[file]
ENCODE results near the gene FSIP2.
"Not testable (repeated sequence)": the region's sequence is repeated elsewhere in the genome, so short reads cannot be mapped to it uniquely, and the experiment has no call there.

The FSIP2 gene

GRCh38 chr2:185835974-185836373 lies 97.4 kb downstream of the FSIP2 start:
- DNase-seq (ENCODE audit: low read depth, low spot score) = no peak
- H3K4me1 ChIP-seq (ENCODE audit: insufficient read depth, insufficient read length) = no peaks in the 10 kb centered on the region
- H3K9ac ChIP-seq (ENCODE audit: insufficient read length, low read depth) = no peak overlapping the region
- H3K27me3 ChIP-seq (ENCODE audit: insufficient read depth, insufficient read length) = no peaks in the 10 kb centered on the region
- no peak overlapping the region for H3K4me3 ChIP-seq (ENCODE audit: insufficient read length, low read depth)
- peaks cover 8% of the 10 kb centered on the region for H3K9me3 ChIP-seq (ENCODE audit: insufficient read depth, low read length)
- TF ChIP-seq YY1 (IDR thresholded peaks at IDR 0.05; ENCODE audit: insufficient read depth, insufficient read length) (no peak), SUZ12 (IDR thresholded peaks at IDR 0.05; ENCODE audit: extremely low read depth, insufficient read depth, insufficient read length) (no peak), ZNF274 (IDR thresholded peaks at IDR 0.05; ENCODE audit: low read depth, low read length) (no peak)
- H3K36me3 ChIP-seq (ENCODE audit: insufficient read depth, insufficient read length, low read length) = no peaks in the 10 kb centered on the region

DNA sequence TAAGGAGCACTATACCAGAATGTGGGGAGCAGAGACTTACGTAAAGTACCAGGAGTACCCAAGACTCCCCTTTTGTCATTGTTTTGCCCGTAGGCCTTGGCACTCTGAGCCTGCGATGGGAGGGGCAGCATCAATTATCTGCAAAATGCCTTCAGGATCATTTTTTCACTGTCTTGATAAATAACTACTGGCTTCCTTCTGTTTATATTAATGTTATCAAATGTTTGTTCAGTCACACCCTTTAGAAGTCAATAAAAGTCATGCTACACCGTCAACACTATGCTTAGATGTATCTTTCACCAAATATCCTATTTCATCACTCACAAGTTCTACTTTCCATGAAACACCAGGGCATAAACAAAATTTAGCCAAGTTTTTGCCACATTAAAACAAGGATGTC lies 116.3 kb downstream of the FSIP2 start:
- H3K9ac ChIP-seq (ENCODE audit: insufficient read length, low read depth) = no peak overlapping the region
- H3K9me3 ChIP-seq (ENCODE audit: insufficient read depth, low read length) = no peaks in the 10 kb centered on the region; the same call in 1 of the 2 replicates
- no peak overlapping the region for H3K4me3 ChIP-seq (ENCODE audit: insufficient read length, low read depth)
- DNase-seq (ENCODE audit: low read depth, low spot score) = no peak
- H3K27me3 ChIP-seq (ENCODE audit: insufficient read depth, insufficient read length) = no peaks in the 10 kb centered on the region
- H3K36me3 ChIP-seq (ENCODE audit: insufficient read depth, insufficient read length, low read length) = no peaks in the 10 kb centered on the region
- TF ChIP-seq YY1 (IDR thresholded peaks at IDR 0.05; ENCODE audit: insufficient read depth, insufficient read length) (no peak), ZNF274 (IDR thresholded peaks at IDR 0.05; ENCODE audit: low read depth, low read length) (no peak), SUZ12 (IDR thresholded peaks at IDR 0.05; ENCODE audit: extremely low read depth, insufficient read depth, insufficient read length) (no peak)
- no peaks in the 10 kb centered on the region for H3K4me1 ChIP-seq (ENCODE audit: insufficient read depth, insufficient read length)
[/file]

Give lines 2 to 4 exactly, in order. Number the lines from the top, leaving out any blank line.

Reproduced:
"Not testable (repeated sequence)": the region's sequence is repeated elsewhere in the genome, so short reads cannot be mapped to it uniquely, and the experiment has no call there.

The FSIP2 gene

GRCh38 chr2:185835974-185836373 lies 97.4 kb downstream of the FSIP2 start: